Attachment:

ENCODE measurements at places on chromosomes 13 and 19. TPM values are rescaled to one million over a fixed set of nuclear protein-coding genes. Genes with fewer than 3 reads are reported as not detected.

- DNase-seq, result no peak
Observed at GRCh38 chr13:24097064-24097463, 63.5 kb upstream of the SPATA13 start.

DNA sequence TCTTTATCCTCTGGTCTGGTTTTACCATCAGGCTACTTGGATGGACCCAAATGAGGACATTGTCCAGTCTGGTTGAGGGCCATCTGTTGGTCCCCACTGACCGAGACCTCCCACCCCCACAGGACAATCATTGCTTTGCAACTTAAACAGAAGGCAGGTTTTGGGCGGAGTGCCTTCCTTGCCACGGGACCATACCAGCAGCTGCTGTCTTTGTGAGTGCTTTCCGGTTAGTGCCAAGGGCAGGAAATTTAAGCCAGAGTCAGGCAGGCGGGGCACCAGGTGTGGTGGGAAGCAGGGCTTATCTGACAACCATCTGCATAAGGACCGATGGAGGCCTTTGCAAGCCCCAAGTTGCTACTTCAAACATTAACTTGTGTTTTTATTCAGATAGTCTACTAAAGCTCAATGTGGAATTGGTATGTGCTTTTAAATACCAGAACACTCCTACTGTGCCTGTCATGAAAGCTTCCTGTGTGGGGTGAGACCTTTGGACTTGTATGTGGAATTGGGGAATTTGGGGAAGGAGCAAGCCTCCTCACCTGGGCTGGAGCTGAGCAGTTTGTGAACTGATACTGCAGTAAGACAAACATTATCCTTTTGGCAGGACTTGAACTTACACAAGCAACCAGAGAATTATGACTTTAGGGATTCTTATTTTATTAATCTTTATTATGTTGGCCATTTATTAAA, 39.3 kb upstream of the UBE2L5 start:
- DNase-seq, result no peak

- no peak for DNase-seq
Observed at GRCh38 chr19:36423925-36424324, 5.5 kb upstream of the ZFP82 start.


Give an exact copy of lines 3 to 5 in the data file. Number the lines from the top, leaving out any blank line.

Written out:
Observed at GRCh38 chr13:24097064-24097463, 63.5 kb upstream of the SPATA13 start.

DNA sequence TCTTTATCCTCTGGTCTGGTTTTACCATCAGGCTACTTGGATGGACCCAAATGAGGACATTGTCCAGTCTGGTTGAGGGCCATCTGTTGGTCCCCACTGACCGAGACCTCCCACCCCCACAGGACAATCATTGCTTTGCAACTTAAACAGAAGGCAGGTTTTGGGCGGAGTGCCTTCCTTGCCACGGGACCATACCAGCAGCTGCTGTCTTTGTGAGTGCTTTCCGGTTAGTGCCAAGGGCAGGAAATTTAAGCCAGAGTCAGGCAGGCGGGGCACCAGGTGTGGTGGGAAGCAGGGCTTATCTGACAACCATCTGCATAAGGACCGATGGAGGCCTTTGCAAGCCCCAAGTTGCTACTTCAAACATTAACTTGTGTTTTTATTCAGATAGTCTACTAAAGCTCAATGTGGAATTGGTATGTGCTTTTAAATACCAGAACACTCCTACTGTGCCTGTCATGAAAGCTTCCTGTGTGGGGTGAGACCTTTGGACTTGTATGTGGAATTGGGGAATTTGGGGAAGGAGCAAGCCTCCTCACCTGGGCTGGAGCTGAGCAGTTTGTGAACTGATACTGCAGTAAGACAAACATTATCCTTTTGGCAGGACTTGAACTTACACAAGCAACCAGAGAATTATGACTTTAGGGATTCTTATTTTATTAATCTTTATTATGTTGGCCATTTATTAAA, 39.3 kb upstream of the UBE2L5 start:
- DNase-seq, result no peak